By | January 15, 2009

British grant applicants will have to demonstrate the economic or social impact of their research, according to new funding rules rolled out by linkurl:Research Councils UK;http://www.rcuk.ac.uk/ (RCUK), the umbrella body for all of Britain's seven research councils. The "impact summary," which requires grant seekers to answer questions about the wider benefits of their research, was implemented today (Jan. 15) by the Biotechnology and Biological Sciences Research Council (BBSRC). Other funding

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No funding for hybrid cloning

By | January 13, 2009

Less than a year after the creation of "admixed" human-animal hybrid embryos for stem cell research was legalized in the UK, investigators with permits to conduct the research have had their grant proposals rejected by two of the country's leading funding bodies. "Our funding applications have not been successful, so we don't have the equipment and personnel to do this work," linkurl:Stephen Minger,;http://www.kcl.ac.uk/schools/biohealth/research/wolfson/sminger.html a stem cell researcher at K

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Pfizer to cut 800 scientists

By | January 13, 2009

Pfizer will eliminate 5 to 8 percent of its global research staff this year, totaling about 800 people, according to a spokesperson for the company. Pfizer began one-on-one conversations today with colleagues getting the boot, with the majority of lay-offs happening in the next several months, company spokesperson Christopher Loder told The Scientist. Loder declined to provide details on which research divisions will be hit the hardest but emphasized that Pfizer is honing its research staff to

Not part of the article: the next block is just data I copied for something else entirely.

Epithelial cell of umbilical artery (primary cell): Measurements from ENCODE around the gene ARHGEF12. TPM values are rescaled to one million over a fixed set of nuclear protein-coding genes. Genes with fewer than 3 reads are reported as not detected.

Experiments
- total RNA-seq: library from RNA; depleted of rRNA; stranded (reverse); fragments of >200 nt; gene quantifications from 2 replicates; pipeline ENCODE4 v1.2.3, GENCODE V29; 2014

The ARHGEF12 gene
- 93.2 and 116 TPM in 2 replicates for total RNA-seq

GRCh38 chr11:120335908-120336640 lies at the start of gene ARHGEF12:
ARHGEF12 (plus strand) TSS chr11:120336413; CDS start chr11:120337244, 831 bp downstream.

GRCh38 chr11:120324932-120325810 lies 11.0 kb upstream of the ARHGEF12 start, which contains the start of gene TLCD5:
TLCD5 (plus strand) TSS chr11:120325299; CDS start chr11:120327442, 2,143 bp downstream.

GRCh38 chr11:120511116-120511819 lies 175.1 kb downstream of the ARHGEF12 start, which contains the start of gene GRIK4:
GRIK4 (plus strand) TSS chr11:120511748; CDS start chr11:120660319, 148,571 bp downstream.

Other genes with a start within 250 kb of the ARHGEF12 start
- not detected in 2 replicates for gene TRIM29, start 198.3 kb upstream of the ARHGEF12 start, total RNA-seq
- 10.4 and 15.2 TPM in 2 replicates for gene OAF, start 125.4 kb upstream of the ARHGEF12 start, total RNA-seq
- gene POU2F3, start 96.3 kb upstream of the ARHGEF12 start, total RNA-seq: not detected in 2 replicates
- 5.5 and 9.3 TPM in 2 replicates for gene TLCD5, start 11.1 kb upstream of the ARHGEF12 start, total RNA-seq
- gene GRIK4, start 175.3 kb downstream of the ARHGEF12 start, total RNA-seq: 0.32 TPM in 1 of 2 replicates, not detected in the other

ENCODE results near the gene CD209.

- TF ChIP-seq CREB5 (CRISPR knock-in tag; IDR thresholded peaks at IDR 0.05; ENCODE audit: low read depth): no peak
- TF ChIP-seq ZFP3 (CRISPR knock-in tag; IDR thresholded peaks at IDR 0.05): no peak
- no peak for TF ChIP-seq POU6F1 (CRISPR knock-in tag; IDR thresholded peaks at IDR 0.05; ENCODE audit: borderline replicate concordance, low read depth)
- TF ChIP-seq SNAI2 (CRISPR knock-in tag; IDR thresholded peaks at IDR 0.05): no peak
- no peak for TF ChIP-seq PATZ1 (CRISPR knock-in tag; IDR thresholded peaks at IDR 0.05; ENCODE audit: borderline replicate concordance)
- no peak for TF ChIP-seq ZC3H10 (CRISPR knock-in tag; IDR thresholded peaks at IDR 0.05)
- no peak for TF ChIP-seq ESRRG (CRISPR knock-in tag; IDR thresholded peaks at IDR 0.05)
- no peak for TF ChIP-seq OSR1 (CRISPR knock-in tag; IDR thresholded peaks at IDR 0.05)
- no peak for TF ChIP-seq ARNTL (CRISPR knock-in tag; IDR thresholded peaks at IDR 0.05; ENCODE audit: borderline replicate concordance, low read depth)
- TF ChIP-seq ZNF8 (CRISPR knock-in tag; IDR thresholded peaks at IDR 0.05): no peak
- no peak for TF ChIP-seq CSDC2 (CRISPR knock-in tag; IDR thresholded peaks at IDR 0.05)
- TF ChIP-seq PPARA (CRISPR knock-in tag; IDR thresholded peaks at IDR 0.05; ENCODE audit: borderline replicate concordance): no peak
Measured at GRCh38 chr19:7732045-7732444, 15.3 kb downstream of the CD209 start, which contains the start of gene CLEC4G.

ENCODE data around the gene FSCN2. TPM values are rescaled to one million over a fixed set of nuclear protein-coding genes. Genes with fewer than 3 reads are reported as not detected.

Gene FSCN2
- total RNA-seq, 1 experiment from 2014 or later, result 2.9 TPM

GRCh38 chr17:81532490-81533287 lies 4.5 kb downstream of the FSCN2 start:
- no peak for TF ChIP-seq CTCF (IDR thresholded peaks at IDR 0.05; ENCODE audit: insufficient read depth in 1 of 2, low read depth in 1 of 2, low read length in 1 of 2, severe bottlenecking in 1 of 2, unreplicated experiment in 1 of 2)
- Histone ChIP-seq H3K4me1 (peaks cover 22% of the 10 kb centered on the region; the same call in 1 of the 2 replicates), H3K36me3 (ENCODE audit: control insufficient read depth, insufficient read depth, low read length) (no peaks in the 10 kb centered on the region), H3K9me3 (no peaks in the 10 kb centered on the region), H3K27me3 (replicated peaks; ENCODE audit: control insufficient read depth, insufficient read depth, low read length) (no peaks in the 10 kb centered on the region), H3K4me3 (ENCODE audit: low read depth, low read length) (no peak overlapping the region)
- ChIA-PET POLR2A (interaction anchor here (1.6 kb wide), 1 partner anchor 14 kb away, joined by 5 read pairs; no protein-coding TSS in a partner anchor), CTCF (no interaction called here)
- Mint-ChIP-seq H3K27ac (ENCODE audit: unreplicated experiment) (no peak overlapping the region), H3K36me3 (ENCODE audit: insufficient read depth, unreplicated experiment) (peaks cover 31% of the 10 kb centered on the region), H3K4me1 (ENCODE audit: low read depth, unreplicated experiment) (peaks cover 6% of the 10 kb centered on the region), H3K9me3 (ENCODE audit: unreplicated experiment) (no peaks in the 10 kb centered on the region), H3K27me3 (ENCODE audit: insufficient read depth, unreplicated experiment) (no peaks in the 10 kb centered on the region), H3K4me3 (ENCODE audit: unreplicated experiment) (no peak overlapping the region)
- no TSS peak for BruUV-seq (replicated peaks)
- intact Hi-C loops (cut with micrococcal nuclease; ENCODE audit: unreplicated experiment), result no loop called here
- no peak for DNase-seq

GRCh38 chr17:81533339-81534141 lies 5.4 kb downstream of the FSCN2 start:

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FDA stinks at policing conflicts

By | January 12, 2009

Just when you thought nobody could be worse than the National Institutes of Health at managing financial conflicts of interest among trial investigators... The Inspector General of the Department of Health and Human Services released a linkurl:report;http://www.oig.hhs.gov/oei/reports/oei-05-07-00730.pdf today that indicates a pretty severe lack of oversight over at the Food and Drug Administration. The report found that only one percent of the almost 27,000 clinical investigators contracted by

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How killer cells remember

By | January 12, 2009

Adaptive immune cells like B and T cells aren't the only players in the immune system that can recognize antigens months after initially responding to them. A linkurl:study published online;http://www.nature.com/nature/journal/vaop/ncurrent/full/nature07665.html in Nature today identifies a specific ligand-receptor interaction through which natural killer cells, part of the innate immune system and the body's first line of defense against immune invaders, remember and recognize antigens in the l